Shrapnel - The Virus Conspires
Candlelight Records
11 songs (43'43")
Release year: 2014
Candlelight Records
Reviewed by Alex
Surprise of the month

I will be honest and will say that I probably would have overlooked Shrapnel’s The Virus Conspires if not a pointed request by the label to give it a listen. With my longstanding respect towards Candlelight Records USA staff I needed to give Shrapnel a shot, and, in the end, I definitely do not regret it.

Being a traditional thrash album I thought this would be a quick uncomplicated run-through, as well as an easy review to write. Yet, while The Virus Conspires does adhere to a system of checks I measure up thrash albums against, it had a certain edge and degree of catchiness to it, that the original spin became a few more, mostly concentrated on the cuts which became favorites over time.

Speaking of my “thrash checks”, this relatively young UK collective (The Virus Conspires is their first full-length) passed many of them with flying colors. Headbanging – no question. Fast feet-tapping rhythms – you bet. Shredding guitars with melodic moments hanging onto mainframe like pieces of sinew connecting together the old dug-up skeleton – the album is full of them. Breakneck speed – it begins from the start with Kingdom Come and is present throughout until the blistering All That We Know closes up with the drilling solo. Yet, while no doubt influenced by the thrash gods Testament, Kreator and Overkill, Shrapnel have a modern sounding edge in their production, and go out of their way to make sure their thrash is constantly ferocious, testosterone pumped and ripping at the seams, while slipping in a breackdown or two (the slowdown in Braindead sounds a lot like Judas Priest Grinder and The Watchers is actually replete with the starts and stops). Jae Hadley, appropriately, makes his voice a slithering snake, and a pair of guitarists Nathan Sadd and Chris Martin do not shy away from soloing (Titan, The Wake), at times going for a classic dual guitar melodic sound (22).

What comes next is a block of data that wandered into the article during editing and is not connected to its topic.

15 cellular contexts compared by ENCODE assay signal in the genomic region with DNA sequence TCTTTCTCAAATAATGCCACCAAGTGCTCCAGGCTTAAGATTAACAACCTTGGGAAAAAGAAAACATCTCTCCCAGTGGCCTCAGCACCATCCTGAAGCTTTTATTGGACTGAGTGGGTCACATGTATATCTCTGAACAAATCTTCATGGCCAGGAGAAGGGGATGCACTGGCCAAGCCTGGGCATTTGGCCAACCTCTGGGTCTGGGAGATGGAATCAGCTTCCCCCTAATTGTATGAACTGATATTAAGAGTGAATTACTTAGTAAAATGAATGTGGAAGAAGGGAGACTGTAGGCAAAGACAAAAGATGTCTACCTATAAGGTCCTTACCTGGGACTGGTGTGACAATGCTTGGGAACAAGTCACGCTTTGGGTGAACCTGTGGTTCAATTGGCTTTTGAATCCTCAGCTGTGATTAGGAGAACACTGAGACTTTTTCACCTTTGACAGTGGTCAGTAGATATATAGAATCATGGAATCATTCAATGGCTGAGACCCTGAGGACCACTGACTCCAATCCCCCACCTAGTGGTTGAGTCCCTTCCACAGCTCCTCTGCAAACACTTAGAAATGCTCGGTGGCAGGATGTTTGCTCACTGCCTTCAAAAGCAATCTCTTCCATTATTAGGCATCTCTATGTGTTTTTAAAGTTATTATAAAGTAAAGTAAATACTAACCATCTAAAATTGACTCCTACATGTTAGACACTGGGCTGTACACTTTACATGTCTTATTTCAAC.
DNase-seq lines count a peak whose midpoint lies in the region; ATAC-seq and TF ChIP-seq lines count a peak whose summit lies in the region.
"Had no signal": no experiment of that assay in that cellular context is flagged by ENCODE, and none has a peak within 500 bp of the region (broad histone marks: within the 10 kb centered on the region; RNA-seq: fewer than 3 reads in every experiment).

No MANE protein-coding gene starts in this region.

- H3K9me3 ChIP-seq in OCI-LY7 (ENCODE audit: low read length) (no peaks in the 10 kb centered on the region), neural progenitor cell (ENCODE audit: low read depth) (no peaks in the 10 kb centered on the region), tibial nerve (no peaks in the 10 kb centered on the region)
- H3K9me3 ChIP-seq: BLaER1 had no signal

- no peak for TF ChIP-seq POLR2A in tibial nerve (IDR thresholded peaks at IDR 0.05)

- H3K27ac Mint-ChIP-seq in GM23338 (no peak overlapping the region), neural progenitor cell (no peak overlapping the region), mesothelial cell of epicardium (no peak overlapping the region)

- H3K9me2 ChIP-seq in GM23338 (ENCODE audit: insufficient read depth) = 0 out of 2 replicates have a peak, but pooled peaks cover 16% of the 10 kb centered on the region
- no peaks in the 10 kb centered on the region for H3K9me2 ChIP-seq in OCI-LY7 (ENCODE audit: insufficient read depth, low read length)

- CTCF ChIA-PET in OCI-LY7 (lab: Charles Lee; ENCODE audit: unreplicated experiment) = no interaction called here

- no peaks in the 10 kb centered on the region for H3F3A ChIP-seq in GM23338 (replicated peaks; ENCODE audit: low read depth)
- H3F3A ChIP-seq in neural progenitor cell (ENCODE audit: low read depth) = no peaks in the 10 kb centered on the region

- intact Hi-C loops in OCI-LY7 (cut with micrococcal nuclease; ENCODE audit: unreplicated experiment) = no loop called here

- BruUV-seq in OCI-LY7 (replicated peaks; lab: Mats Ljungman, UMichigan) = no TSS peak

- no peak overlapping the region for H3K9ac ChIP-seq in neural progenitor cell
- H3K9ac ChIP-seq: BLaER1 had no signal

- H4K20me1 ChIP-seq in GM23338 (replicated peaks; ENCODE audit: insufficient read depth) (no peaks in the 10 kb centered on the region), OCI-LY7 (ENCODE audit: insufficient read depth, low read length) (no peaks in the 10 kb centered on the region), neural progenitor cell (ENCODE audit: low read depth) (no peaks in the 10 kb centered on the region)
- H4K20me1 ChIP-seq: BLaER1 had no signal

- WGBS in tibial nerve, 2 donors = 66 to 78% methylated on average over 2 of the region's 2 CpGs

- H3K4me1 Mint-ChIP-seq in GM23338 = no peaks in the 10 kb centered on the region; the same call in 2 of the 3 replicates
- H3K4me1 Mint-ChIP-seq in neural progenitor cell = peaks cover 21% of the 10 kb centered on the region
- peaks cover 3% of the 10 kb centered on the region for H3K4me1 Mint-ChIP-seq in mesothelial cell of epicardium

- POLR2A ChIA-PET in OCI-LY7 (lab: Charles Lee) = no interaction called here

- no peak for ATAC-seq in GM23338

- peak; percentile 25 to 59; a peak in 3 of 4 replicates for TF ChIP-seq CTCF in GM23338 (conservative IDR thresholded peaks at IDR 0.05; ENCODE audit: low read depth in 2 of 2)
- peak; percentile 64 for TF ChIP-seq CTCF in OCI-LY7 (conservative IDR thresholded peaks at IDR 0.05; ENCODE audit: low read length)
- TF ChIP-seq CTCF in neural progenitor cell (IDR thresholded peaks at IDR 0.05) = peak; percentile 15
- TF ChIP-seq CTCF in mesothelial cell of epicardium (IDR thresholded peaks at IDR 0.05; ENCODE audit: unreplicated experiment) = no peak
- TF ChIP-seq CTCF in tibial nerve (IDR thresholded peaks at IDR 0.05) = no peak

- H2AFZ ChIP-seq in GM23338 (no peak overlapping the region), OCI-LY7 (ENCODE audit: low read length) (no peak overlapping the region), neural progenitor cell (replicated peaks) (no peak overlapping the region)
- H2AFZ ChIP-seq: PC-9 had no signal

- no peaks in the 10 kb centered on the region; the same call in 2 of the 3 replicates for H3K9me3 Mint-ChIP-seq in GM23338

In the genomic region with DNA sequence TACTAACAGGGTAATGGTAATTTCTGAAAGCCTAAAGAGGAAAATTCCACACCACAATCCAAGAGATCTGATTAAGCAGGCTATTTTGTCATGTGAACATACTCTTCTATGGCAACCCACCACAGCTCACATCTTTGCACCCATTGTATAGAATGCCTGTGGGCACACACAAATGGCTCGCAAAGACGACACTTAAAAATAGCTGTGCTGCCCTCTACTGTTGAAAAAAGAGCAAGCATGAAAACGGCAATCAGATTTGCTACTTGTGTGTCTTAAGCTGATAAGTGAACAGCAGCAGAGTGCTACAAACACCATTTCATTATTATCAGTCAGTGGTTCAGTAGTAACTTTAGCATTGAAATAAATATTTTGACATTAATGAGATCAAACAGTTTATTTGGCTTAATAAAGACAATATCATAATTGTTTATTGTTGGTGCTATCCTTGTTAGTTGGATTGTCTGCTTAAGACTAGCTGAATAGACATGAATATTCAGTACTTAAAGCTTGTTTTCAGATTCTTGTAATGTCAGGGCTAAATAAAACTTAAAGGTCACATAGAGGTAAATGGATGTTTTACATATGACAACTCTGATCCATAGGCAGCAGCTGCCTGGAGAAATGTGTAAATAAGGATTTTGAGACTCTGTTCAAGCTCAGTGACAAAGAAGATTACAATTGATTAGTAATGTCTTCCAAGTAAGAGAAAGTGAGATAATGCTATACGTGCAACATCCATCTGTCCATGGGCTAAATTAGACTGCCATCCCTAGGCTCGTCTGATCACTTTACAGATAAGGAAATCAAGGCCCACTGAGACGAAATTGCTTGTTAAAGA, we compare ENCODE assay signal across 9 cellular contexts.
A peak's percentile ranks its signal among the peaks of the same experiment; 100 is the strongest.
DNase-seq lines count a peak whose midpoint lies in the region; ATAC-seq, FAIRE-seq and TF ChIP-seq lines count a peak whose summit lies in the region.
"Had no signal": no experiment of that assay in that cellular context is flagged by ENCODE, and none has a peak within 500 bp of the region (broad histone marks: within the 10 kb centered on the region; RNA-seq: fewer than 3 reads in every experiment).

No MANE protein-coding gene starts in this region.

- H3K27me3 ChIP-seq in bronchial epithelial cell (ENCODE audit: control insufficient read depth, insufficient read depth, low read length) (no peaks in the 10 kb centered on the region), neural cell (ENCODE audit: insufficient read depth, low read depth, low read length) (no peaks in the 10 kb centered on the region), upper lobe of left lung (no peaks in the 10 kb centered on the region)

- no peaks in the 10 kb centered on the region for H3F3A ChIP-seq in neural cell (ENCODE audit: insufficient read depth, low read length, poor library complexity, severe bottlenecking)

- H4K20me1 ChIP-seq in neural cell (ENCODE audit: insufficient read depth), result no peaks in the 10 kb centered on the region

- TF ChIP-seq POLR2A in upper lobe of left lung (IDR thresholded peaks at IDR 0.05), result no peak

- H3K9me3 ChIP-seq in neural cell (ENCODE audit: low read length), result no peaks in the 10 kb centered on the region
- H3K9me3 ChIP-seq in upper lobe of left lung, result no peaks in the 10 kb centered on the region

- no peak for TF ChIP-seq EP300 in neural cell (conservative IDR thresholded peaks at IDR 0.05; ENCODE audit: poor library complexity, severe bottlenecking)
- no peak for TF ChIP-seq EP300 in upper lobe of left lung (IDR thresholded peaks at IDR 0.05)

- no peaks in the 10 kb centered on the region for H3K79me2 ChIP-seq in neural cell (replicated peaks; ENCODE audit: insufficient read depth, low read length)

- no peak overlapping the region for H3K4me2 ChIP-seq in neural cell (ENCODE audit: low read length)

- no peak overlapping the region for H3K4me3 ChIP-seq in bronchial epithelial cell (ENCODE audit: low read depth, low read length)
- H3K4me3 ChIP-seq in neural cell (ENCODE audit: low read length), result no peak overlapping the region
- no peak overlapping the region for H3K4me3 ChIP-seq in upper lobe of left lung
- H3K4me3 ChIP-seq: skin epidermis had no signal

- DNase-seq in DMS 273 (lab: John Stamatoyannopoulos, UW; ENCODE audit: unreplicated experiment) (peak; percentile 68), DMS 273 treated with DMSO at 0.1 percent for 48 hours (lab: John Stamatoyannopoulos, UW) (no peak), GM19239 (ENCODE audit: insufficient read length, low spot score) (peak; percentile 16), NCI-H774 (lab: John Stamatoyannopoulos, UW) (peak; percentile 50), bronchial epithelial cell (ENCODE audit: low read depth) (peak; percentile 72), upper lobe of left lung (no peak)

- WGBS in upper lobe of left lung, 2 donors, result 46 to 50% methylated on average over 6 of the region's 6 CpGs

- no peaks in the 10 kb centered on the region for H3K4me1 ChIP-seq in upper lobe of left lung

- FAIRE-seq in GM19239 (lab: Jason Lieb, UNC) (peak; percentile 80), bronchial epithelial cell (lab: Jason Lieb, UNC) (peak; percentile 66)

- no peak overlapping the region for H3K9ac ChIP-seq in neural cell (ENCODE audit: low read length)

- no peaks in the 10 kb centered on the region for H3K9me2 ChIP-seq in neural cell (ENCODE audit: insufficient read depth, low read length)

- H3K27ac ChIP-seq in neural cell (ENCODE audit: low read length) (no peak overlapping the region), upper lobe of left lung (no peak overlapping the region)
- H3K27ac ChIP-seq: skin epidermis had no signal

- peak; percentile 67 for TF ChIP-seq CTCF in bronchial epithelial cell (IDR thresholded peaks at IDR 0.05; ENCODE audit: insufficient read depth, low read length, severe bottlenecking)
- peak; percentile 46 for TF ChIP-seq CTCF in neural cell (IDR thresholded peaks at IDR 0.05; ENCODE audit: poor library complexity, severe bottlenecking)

The Virus Conspires walks an appropriately fine line between ruggedness and melodicism. Pseudocommando begins a little slower, somber, with a harmonic touch, but moves on to pummeling. The title track offers some power chording, less saturated with shred, and takes a melodic inflection before hard driving chorus. Bass slapping leads the way in 22, the song reaching the level of hookiness found in Swedish melodic death school, emphasis on “death” not diminishing. Slight tempo variations between the songs or within a single cut (Red Terror) makes the album flow by easier, without stagnating on the obvious riffs.

While not your most avid thrash fan here, I need to thank the label for making me go back to this album. Those who worship the aforementioned thrash titans will do well to add Shrapnel in their up-and-coming list.

Killing Songs :
22, The Virus Conspires, The Wake, Pseudocommando, All That We Know
Alex quoted 77 / 100
Other albums by Shrapnel that we have reviewed:
Shrapnel - Hellbound reviewed by Tyler and quoted 77 / 100
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